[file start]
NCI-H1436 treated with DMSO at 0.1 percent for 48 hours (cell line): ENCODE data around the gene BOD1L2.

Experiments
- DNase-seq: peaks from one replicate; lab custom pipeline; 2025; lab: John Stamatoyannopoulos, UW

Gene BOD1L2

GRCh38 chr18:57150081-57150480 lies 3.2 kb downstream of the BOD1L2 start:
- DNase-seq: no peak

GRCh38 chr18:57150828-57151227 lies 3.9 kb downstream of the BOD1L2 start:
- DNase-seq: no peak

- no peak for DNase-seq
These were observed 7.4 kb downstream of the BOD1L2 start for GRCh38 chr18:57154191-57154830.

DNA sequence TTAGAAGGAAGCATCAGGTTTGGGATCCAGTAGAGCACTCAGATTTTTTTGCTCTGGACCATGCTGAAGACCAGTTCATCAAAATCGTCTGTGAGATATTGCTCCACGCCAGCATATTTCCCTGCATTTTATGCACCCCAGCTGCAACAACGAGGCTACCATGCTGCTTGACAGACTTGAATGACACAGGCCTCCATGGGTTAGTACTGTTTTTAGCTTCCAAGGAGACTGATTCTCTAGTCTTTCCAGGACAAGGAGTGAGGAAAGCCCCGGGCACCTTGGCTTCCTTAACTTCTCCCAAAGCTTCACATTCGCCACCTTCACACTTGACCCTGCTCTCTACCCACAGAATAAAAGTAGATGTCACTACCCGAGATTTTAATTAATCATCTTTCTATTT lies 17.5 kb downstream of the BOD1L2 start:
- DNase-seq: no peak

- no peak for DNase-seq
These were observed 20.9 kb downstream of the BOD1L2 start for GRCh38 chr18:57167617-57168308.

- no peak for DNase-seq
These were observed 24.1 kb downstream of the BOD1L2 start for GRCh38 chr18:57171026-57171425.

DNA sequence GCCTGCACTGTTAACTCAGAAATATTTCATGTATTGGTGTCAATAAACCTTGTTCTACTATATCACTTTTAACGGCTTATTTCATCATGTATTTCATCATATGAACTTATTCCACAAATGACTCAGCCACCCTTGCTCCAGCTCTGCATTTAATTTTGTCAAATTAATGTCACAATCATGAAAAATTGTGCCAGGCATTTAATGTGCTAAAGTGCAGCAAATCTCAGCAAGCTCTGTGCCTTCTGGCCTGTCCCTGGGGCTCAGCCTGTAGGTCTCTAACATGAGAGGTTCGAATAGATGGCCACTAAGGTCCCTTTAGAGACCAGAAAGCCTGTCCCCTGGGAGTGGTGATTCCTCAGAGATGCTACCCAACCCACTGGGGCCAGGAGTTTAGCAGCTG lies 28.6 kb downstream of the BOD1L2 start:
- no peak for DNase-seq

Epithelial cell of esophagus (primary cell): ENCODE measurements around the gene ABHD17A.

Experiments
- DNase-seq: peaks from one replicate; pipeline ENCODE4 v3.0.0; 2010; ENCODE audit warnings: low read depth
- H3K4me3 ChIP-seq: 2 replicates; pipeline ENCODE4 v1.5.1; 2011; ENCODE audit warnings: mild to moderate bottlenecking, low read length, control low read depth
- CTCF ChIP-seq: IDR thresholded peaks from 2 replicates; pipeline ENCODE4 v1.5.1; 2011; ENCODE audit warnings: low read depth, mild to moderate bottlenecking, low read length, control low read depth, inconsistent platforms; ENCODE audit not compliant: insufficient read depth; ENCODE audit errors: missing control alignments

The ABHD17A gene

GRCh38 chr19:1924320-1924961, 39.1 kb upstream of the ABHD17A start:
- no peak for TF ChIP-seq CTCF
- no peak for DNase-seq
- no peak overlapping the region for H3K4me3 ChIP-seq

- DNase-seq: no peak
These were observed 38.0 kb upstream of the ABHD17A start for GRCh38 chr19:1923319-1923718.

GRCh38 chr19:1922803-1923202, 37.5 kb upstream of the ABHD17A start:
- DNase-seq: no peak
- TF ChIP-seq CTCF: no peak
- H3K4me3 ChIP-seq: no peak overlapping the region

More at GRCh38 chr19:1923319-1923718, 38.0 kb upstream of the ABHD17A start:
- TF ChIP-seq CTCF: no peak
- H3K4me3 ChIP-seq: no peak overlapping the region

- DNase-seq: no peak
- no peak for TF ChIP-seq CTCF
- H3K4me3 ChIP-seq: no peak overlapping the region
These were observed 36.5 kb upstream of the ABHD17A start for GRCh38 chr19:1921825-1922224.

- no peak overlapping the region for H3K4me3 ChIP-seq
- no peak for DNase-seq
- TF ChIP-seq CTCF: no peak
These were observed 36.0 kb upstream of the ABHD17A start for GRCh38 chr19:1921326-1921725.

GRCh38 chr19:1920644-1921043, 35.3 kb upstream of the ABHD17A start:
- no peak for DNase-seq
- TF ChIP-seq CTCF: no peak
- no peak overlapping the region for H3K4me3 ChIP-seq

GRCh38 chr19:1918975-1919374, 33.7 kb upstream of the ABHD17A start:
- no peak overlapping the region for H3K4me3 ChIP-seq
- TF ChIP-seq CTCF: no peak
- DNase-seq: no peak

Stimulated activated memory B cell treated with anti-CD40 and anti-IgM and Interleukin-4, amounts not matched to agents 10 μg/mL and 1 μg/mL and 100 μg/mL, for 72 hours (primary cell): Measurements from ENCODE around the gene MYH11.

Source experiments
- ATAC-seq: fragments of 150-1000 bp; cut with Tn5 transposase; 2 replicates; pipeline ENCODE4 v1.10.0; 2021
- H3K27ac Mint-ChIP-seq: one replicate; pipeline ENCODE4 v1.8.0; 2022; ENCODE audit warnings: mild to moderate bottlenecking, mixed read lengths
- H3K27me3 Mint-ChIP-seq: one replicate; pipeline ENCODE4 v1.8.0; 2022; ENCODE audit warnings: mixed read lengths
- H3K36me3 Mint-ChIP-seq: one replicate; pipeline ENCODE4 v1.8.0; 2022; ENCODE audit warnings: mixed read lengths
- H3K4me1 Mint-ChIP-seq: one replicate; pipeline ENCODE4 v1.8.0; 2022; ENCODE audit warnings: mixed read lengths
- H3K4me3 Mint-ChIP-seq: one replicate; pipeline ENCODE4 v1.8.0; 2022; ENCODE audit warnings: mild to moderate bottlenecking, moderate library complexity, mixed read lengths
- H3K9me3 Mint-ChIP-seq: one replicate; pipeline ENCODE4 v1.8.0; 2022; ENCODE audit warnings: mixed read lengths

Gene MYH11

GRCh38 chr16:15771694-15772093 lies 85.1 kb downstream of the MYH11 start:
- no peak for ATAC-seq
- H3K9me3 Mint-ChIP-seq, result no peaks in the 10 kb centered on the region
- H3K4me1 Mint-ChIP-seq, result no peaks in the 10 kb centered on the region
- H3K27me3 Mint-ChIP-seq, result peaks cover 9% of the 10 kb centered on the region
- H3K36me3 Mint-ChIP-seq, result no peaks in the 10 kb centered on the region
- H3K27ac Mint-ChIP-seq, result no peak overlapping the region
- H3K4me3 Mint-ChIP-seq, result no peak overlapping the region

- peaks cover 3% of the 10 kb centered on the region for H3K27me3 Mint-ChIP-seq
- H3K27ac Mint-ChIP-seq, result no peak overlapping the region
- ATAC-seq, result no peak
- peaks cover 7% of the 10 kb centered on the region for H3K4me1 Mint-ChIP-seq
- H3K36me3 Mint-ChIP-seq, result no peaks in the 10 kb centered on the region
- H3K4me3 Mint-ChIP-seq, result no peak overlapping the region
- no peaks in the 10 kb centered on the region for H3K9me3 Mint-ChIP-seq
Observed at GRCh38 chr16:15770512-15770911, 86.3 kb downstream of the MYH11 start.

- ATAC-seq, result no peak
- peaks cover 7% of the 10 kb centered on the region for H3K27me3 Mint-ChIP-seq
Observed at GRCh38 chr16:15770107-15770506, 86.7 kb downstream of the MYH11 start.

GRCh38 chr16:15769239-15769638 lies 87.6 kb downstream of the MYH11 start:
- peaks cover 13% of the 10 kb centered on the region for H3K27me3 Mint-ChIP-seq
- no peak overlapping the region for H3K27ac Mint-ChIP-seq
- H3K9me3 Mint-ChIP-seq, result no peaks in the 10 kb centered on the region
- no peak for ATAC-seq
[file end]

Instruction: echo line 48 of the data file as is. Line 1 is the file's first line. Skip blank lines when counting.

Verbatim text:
- TF ChIP-seq CTCF: no peak